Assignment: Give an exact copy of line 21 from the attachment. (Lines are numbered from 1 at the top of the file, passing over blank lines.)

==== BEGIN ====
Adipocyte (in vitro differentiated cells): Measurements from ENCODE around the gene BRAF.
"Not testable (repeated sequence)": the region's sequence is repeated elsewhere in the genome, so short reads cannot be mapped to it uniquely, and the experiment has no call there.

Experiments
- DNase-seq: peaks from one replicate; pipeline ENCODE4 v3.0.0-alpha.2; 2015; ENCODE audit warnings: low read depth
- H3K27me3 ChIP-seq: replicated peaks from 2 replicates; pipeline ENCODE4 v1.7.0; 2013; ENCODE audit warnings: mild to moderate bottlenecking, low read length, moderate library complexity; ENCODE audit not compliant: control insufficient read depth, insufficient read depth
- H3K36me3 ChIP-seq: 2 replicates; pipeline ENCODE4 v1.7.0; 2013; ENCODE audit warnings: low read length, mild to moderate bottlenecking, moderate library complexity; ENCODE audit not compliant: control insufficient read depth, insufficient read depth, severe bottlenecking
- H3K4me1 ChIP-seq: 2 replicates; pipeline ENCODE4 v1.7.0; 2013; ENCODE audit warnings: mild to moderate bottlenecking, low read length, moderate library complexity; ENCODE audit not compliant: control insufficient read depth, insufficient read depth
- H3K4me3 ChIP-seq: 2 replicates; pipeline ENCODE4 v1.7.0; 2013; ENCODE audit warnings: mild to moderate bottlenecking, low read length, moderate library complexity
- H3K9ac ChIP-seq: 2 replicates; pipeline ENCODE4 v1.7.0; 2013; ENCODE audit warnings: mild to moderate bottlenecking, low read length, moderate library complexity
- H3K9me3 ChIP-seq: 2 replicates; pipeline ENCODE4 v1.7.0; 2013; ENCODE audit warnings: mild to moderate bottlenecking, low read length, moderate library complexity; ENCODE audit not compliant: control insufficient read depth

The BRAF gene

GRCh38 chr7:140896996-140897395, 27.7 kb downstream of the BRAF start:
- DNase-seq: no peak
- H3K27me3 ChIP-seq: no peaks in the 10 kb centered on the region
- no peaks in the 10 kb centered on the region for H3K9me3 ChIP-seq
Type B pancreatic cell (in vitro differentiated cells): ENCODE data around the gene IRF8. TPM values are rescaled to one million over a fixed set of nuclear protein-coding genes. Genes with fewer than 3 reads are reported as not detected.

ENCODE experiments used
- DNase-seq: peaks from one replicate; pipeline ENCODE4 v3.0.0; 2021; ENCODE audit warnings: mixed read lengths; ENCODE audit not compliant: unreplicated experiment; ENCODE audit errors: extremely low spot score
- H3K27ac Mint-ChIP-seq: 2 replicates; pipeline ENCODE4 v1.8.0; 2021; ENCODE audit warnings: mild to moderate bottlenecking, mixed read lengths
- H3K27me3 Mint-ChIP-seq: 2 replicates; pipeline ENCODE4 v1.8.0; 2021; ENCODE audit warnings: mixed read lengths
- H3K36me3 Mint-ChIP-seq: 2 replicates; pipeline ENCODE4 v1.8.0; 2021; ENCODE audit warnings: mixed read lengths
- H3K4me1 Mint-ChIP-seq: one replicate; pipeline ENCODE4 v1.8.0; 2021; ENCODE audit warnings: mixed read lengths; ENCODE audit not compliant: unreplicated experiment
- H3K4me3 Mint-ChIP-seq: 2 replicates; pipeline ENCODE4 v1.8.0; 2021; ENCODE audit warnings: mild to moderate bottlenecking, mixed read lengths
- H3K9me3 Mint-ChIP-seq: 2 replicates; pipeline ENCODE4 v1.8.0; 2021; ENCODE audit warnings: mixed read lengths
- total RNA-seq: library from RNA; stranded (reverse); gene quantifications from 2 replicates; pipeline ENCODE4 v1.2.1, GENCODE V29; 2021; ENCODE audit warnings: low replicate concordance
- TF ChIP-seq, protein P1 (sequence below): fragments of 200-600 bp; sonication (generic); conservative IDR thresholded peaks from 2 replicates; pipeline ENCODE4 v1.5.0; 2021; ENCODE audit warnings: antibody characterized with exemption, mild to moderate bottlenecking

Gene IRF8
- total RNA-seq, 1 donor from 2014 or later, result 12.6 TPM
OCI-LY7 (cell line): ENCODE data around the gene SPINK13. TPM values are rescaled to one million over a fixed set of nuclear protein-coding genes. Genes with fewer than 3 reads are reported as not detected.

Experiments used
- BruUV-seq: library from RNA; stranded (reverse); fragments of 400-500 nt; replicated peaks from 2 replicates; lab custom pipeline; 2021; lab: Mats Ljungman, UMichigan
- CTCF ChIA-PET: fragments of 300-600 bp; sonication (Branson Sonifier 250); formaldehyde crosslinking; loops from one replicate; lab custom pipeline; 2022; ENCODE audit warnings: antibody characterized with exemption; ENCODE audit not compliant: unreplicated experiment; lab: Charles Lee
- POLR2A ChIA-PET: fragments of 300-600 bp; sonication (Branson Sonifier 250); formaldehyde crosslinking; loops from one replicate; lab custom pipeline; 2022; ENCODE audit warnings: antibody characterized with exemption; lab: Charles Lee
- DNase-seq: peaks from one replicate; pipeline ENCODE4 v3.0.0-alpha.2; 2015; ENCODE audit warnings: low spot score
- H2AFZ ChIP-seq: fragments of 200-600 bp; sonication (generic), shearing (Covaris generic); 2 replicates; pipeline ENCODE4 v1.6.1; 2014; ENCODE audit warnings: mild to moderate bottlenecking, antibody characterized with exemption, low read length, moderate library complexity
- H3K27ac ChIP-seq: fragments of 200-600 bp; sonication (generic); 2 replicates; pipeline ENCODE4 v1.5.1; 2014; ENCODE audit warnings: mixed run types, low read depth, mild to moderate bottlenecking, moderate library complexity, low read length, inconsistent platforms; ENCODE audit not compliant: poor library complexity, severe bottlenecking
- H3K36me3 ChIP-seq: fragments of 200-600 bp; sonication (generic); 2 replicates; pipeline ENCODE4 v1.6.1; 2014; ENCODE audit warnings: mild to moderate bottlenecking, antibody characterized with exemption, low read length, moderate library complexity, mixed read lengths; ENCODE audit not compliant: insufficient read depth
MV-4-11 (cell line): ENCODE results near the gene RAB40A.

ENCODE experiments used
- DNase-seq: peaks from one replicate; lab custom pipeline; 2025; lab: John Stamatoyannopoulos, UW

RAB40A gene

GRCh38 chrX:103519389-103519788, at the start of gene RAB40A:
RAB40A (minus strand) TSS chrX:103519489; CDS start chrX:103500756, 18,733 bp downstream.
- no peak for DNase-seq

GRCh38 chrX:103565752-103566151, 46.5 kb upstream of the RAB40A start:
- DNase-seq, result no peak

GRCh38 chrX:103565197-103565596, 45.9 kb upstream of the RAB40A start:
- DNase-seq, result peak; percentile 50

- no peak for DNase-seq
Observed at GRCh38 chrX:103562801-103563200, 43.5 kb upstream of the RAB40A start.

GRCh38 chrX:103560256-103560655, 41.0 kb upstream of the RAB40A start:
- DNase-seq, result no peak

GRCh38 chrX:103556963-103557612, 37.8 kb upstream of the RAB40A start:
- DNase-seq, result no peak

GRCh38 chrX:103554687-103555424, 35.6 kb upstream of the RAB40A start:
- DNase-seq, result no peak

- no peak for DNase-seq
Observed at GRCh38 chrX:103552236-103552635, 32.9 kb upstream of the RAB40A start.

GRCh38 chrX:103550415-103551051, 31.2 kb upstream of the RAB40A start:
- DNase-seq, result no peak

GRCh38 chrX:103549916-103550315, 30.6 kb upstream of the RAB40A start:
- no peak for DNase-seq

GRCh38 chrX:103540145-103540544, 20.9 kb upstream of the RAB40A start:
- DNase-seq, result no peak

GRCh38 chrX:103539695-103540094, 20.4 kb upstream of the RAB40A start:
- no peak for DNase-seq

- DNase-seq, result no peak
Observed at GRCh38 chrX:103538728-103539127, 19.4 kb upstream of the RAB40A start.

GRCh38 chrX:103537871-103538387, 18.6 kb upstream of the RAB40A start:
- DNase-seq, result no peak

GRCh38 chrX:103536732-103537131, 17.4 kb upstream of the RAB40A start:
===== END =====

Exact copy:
- H3K36me3 Mint-ChIP-seq: 2 replicates; pipeline ENCODE4 v1.8.0; 2021; ENCODE audit warnings: mixed read lengths